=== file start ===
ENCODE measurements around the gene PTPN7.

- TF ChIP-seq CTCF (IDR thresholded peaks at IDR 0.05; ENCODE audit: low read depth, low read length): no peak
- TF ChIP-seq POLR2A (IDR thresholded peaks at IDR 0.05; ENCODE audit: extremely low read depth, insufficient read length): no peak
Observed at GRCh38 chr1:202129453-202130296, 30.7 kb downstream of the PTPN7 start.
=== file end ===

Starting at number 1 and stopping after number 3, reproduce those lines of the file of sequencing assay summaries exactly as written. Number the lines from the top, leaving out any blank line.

ENCODE measurements around the gene PTPN7.

- TF ChIP-seq CTCF (IDR thresholded peaks at IDR 0.05; ENCODE audit: low read depth, low read length): no peak
- TF ChIP-seq POLR2A (IDR thresholded peaks at IDR 0.05; ENCODE audit: extremely low read depth, insufficient read length): no peak